Collaboration has been the word of the day for a long time now. We work in teams, we collaborate with external partners and we leverage all resources at our disposal. In order to function efficiently in this manner, we routinely give access to others to everything from our working files to our calendars. The challenge is this: you leave too many doors open and the wrong person might just walk in.
Keep outsiders out
One key best practice we encourage when it comes to giving outsiders access to your main data storage/sharing platform is that you don’t. From Box to Google you can specify that only users from your domain can access files in that work space. This means that you will not be able to share any documents with anyone outside your organization. From time to time, or depending on your job, this may cause some challenges. However, you can always download the file and email it or you can set up a temporary space where you house only those files you want to or need to share with outsiders. You may be thinking, “why do I want to go through all that trouble? Isn’t the point of cloud-based file sharing easy access to all?”
The answer is yes, but it is too easy to share the wrong information. For example, you invite an external collaborator to help you draft a proposal for a project. The project moves forward and that folder becomes the central repository of documents. It is now an internal project and possibly IP, financials and a myriad of other documents are now stored there - all along this external collaborator has access to it and no one has noticed. Scenario two, you send a link to give quick access to some key documents in a folder. Your email and link is forwarded to a team that may need to look over that information. While you sent the link to one person, any number of outsiders can now access information in that folder with that link. The possibilities go on and on. If you lock down sharing to only those in your domain, you are immediately barring anyone not in the company from access. It may be inconvenient at times to have to move a file to another space that is open, or to download and email a link, but the peace of mind and security you are enforcing internally will be worth the trouble.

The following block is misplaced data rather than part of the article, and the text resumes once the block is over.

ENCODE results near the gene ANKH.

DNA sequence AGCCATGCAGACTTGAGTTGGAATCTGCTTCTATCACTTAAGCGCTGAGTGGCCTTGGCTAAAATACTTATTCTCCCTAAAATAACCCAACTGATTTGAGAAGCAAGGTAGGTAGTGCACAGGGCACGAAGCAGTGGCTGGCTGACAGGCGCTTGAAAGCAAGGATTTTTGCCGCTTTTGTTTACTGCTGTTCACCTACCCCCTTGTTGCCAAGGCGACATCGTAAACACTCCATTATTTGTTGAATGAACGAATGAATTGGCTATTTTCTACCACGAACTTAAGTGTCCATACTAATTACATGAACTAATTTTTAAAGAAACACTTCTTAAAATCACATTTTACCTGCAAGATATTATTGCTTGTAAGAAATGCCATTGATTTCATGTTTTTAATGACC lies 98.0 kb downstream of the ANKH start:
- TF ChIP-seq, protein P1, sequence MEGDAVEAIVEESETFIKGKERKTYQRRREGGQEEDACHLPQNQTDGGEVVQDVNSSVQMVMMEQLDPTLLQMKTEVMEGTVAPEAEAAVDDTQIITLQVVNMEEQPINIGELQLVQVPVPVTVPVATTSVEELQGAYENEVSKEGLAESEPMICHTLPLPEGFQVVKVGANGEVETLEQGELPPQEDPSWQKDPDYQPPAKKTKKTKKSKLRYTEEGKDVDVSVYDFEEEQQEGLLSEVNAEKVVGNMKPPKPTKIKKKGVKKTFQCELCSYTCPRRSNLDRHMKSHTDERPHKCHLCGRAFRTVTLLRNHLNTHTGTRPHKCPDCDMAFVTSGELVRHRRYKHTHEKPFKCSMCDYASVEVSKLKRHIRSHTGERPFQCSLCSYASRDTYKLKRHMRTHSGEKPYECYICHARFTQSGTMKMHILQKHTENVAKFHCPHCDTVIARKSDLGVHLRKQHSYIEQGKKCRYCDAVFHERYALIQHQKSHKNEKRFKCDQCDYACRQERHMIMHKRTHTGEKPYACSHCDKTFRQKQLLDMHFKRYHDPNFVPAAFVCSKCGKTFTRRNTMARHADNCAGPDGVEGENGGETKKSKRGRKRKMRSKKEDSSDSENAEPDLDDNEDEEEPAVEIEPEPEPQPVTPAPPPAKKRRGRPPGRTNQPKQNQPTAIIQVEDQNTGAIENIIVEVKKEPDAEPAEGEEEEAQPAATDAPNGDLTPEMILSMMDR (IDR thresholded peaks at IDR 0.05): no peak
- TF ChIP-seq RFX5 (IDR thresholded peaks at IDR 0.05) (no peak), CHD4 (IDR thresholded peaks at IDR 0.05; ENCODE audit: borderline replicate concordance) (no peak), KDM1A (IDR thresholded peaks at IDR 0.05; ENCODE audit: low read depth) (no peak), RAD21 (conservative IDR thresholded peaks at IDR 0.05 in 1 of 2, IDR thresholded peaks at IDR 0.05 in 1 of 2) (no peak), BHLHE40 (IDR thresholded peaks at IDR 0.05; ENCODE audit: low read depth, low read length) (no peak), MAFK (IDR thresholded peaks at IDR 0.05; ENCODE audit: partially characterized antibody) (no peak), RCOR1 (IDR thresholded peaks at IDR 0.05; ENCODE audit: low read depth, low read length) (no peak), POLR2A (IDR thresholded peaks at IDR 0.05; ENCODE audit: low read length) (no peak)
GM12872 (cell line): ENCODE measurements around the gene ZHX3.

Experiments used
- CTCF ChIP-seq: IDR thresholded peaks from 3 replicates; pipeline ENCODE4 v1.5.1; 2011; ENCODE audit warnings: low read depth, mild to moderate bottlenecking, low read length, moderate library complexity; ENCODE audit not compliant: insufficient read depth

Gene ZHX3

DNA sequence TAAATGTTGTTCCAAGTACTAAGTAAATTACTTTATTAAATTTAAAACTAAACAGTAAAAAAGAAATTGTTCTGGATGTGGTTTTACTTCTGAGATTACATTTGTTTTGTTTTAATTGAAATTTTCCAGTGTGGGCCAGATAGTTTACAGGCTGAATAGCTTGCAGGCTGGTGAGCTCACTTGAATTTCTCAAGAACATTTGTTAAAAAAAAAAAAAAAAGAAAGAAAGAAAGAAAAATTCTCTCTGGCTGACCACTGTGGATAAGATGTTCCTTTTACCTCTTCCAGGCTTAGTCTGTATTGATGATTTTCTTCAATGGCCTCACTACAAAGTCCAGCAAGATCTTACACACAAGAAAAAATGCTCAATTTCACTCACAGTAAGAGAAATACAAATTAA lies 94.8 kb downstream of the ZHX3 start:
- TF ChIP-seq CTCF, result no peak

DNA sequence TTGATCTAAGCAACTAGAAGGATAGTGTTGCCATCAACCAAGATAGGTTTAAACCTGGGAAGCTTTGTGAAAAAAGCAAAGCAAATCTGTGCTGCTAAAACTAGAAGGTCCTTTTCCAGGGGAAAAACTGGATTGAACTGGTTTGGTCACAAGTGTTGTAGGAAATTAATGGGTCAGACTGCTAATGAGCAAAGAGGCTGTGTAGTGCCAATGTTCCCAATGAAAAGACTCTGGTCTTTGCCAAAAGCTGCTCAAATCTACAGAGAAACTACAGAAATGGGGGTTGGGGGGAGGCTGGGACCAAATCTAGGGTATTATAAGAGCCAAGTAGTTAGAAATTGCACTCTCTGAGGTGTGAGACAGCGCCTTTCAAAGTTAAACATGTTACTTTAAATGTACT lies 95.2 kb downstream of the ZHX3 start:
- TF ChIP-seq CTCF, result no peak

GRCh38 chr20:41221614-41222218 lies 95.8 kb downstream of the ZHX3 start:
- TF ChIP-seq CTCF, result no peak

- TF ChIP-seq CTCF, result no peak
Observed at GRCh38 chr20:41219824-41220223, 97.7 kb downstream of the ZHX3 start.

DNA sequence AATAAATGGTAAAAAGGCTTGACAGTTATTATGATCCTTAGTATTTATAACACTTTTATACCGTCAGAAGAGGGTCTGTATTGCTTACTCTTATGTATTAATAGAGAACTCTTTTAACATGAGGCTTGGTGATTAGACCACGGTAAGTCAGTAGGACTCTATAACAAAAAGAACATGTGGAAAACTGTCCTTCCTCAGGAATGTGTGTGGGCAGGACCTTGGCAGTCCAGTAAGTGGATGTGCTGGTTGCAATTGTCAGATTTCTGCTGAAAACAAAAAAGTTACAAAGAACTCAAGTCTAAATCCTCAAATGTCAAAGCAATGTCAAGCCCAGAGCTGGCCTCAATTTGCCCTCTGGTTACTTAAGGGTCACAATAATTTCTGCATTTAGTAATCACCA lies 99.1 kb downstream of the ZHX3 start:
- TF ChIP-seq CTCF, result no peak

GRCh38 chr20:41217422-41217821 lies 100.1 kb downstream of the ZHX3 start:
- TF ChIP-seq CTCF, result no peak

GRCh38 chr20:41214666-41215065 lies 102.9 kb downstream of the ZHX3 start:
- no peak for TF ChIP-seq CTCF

So I share my calendar, what's the problem?
Many of us share our calendars so that we can easily find a time to meet with others, so that others can schedule time for us, or so that project teams can find an available time slot in our busy day. Additionally, any changes to an event are then sent to all users keeping everyone in the loop - that’s great right? It is but in the case of Google calendar for example, if you set your calendar to public anyone can find it in a Google search query - they don’t need a link to your calendar! Moreover, any new events default to public unless you manually change the setting for that event. Recently, an employee of Shopify gave unintentional access to company sensitive information, hiring practices, and links to internal company Zoom meetings all through their public access calendar.
Google is aware of this issue and there are many articles that go deeper on this particular issue but the fact remains that if you give others access to your information, you run a risk.
Many of the pitfalls associated with data being over shared unintentionally can be managed with tight data security policies that are implemented company-wide and at the application level.
If you want to learn more about how to lock down your company data, creating the right security policies for your company, or safe ways to share, contact us at Hybridge, we are here to help. Email us at info (at) hybridge.com
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